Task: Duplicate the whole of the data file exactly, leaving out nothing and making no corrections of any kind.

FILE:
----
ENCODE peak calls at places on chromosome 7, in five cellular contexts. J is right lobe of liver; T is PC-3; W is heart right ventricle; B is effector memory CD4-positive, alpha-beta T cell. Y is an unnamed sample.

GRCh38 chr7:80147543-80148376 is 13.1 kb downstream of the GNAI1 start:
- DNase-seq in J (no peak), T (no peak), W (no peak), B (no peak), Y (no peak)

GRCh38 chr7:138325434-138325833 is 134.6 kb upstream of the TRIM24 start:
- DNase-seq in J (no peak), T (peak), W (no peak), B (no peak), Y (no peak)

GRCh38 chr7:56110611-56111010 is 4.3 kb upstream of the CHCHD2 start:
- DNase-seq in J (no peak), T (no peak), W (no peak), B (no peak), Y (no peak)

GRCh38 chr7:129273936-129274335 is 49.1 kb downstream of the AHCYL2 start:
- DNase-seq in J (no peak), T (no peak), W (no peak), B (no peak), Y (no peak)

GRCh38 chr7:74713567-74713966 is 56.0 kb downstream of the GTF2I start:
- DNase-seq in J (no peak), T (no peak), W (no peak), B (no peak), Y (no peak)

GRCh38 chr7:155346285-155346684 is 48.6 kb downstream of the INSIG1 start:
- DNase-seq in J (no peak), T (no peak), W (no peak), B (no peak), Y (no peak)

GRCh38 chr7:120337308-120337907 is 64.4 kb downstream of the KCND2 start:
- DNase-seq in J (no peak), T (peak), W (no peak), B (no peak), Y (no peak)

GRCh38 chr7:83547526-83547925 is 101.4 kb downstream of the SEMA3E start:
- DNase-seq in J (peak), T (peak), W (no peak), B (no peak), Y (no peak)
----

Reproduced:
ENCODE peak calls at places on chromosome 7, in five cellular contexts. J is right lobe of liver; T is PC-3; W is heart right ventricle; B is effector memory CD4-positive, alpha-beta T cell. Y is an unnamed sample.

GRCh38 chr7:80147543-80148376 is 13.1 kb downstream of the GNAI1 start:
- DNase-seq in J (no peak), T (no peak), W (no peak), B (no peak), Y (no peak)

GRCh38 chr7:138325434-138325833 is 134.6 kb upstream of the TRIM24 start:
- DNase-seq in J (no peak), T (peak), W (no peak), B (no peak), Y (no peak)

GRCh38 chr7:56110611-56111010 is 4.3 kb upstream of the CHCHD2 start:
- DNase-seq in J (no peak), T (no peak), W (no peak), B (no peak), Y (no peak)

GRCh38 chr7:129273936-129274335 is 49.1 kb downstream of the AHCYL2 start:
- DNase-seq in J (no peak), T (no peak), W (no peak), B (no peak), Y (no peak)

GRCh38 chr7:74713567-74713966 is 56.0 kb downstream of the GTF2I start:
- DNase-seq in J (no peak), T (no peak), W (no peak), B (no peak), Y (no peak)

GRCh38 chr7:155346285-155346684 is 48.6 kb downstream of the INSIG1 start:
- DNase-seq in J (no peak), T (no peak), W (no peak), B (no peak), Y (no peak)

GRCh38 chr7:120337308-120337907 is 64.4 kb downstream of the KCND2 start:
- DNase-seq in J (no peak), T (peak), W (no peak), B (no peak), Y (no peak)

GRCh38 chr7:83547526-83547925 is 101.4 kb downstream of the SEMA3E start:
- DNase-seq in J (peak), T (peak), W (no peak), B (no peak), Y (no peak)